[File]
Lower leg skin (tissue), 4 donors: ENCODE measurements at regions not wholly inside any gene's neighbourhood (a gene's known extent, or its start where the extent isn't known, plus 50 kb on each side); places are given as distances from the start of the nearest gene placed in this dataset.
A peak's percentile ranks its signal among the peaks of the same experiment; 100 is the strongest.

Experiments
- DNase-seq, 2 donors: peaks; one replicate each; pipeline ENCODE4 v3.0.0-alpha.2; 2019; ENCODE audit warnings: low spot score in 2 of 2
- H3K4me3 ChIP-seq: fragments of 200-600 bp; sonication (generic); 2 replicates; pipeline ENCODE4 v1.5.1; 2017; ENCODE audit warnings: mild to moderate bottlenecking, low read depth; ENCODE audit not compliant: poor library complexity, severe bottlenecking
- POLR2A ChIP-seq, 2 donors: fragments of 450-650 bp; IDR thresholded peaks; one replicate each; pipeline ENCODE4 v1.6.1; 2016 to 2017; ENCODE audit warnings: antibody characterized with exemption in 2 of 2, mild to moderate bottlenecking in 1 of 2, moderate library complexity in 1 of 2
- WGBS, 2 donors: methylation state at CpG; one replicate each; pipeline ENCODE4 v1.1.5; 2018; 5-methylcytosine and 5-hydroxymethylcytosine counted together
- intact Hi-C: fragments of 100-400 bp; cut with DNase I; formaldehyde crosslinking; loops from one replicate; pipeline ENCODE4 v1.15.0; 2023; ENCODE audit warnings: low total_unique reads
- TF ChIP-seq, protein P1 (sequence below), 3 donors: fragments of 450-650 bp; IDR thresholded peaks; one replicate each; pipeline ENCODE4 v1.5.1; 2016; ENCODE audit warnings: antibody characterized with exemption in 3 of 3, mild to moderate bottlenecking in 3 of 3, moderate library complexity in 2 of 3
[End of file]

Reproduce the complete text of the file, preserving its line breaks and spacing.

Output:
Lower leg skin (tissue), 4 donors: ENCODE measurements at regions not wholly inside any gene's neighbourhood (a gene's known extent, or its start where the extent isn't known, plus 50 kb on each side); places are given as distances from the start of the nearest gene placed in this dataset.
A peak's percentile ranks its signal among the peaks of the same experiment; 100 is the strongest.

Experiments
- DNase-seq, 2 donors: peaks; one replicate each; pipeline ENCODE4 v3.0.0-alpha.2; 2019; ENCODE audit warnings: low spot score in 2 of 2
- H3K4me3 ChIP-seq: fragments of 200-600 bp; sonication (generic); 2 replicates; pipeline ENCODE4 v1.5.1; 2017; ENCODE audit warnings: mild to moderate bottlenecking, low read depth; ENCODE audit not compliant: poor library complexity, severe bottlenecking
- POLR2A ChIP-seq, 2 donors: fragments of 450-650 bp; IDR thresholded peaks; one replicate each; pipeline ENCODE4 v1.6.1; 2016 to 2017; ENCODE audit warnings: antibody characterized with exemption in 2 of 2, mild to moderate bottlenecking in 1 of 2, moderate library complexity in 1 of 2
- WGBS, 2 donors: methylation state at CpG; one replicate each; pipeline ENCODE4 v1.1.5; 2018; 5-methylcytosine and 5-hydroxymethylcytosine counted together
- intact Hi-C: fragments of 100-400 bp; cut with DNase I; formaldehyde crosslinking; loops from one replicate; pipeline ENCODE4 v1.15.0; 2023; ENCODE audit warnings: low total_unique reads
- TF ChIP-seq, protein P1 (sequence below), 3 donors: fragments of 450-650 bp; IDR thresholded peaks; one replicate each; pipeline ENCODE4 v1.5.1; 2016; ENCODE audit warnings: antibody characterized with exemption in 3 of 3, mild to moderate bottlenecking in 3 of 3, moderate library complexity in 2 of 3